Index number 50 /Technology

AIP system for submarines

Land-based AIP unit developed by SENER and TKMS at TKMS’s shipyard in Kiel (Germany).

Land-based AIP unit developed by SENER and TKMS at TKMS’s shipyard in Kiel (Germany).

Air-independent propulsion (AIP) represents a technological break-through for conventional submarines. In addition to the diesel-run energy generator that requires exterior air for combustion of the conventional submarine, those with an AIP system also use energy sources that do not require surface air, such as fuel cells. This allows them to be submerged without being detected for much longer than diesel electrical submarines, which have to emerge to the surface and operate with snorkel when their diving range given by their batteries on board is over.

The fuel cell-based AIP, which is currently being used with successful results, allows the submarine to generate the energy it needs from hydrogen and oxygen. However, hydrogen generation system still needs to be improved, as it is stored in very bulky, heavy metal hydride cylinders which have a big impact on crucial factors such as the shipped weight and the space occupied inside the submarine.

To solve this problem, and given that the general market trend is to build ever larger submarines, SENER has partnered with ThyssenKrupp Marine Systems (TKMS), the European leader in submarine construction, to develop an AIP based on the methanol reforming process, which allows the hydrogen needed to feed the fuel cell to be produced on board.

A MULTIDISCIPLINARY TEAM

The development of the AIP system for submarines has been made possible thanks to the multidisciplinary structure of SENER, which is made up of experts from very diverse fields. Specifically, the team working on this project has included engineers from the Aerospace Division for integrating the fuel cell; Process, Instrumentation, Control, Electrical, Boiler and Mechanical engineers; experts in Shock and Acoustics and Piping; technicians specializing in SENER’s FORAN marine construction system and other professionals. Between them, they have developed a system with excellent commercial potential in the submarines market, and one of SENER’s most noteworthy innovations of recent years: the CO2 dissolver patent. Through this project, SENER has acquired the capacity to act as prime contractor for the entire AIP system alongside the major shipyards.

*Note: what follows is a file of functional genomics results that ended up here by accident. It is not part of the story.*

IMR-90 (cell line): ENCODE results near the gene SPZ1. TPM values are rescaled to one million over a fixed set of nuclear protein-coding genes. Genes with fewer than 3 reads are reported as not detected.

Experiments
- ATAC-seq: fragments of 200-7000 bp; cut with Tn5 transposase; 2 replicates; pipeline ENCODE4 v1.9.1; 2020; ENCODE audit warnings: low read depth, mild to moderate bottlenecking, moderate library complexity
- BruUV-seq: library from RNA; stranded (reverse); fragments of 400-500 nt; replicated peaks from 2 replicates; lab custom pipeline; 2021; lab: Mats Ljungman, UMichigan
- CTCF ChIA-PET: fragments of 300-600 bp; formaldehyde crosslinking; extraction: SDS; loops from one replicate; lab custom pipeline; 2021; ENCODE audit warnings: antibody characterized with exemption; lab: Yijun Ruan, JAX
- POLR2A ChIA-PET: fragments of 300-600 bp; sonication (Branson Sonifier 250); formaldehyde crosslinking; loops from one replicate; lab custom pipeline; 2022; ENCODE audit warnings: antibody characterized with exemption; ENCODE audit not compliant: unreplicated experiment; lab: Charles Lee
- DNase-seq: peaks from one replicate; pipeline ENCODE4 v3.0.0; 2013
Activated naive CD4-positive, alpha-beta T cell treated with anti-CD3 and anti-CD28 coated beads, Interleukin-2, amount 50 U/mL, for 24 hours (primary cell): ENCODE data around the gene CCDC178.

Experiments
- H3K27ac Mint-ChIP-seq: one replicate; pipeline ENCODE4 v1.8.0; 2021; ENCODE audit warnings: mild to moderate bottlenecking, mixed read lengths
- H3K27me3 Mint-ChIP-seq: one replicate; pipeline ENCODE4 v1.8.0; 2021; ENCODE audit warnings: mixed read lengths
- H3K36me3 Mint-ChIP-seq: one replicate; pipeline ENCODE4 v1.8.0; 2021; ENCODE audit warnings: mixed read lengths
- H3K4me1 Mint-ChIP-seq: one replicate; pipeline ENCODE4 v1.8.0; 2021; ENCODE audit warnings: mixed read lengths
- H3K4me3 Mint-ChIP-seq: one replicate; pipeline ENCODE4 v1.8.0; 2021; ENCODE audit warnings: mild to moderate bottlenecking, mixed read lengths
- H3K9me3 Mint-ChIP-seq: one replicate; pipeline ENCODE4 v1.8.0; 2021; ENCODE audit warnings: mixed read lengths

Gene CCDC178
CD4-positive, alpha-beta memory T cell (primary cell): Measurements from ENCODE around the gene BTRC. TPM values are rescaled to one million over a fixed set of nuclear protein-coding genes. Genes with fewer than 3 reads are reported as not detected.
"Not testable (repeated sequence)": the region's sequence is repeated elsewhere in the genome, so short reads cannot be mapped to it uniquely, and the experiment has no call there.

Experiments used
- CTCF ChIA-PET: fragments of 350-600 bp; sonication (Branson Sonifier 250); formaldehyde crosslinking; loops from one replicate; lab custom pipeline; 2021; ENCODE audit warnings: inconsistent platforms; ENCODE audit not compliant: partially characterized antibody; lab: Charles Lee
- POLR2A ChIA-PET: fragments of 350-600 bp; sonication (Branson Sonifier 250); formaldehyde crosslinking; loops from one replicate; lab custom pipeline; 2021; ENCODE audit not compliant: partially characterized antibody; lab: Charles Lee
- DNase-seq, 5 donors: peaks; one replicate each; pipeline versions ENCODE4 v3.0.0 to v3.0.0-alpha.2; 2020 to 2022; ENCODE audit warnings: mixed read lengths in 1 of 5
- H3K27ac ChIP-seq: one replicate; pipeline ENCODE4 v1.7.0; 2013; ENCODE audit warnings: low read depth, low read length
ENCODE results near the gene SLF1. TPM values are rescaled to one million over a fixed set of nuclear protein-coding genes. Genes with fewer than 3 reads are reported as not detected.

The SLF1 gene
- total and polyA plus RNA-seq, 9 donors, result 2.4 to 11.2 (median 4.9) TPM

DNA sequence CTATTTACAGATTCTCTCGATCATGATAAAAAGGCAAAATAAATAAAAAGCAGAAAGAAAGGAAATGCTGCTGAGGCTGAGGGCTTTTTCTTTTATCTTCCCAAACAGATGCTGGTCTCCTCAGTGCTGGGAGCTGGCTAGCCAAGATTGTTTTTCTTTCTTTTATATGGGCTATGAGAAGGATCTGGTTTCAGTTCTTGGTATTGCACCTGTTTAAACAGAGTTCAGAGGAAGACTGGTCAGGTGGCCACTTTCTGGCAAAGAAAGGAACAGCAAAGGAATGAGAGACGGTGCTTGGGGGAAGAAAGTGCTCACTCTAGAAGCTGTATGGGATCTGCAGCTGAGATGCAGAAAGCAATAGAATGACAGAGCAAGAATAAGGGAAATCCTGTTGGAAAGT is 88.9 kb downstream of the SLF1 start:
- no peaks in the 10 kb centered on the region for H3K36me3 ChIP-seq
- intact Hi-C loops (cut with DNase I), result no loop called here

SENER’s involvement in the new AIP system includes four main subsystems:

CO2 compression unit
Its purpose is to release the exhaust gases from the reforming unit into the sea when the submarine reaches depths of over 200-250 m. Because the reforming unit operates at 25 barg, the difference in pressure between the exhaust gases and the exterior conditions below this depth has to be closed, by means of a compression phase. At lesser depths, the gases can be released directly into the sea (by means of the dissolution unit) from the reforming unit, avoiding the compressor and saving energy. This unit consists of an expansion tank and a wet CO2 compressor.

High-pressure oxygen supply unit
This is used to adapt the condition of the low-pressure liquid oxygen available on board in a self-contained tank, based on the requirements of the high-pressure methanol reforming unit, and to then supply it (at high pressure) uninterruptedly to this unit.

Supply and management of the methanol storage unit and reactive water
This subsystem has the same purpose as its predecessor: firstly, it adapts and supplies the methanol required by the reforming unit and stored in the in-built tanks of the boat, and secondly, it manages and stores the pure water produced by the fuel cell, as part of the submarine’s load compensation.

CO2 dissolution unit
The biggest technological challenge for SENER was to develop a dissolution unit for the exhaust gases that result from the process.

SENER has designed a system that releases these gases outside the submarine, while ensuring that the boat’s acoustic signature is not detectable at a certain distance. To achieve this, SENER has succeeded in dissolving these gases (approximately 98% CO2 and 2% O2) in sea water, by suctioning directly from the submarine at the same pressure as the depth at which the vessel is located. In the process’s toughest conditions, SENER achieves a maximum bubble size of 200 μm at a depth of 18 m for warm waters, thereby contributing towards the submarine’s stealth discretion.

The CO2 dissolution unit is an innovation that is in the process of being patented in Europe, as there is currently no similar product on the market.

Gallery

Land-based AIP unit developed by SENER and TKMS at TKMS’s shipyard in Kiel (Germany). Land-based AIP unit developed by SENER and TKMS at TKMS’s shipyard in Kiel (Germany).

Copyright SENER 2017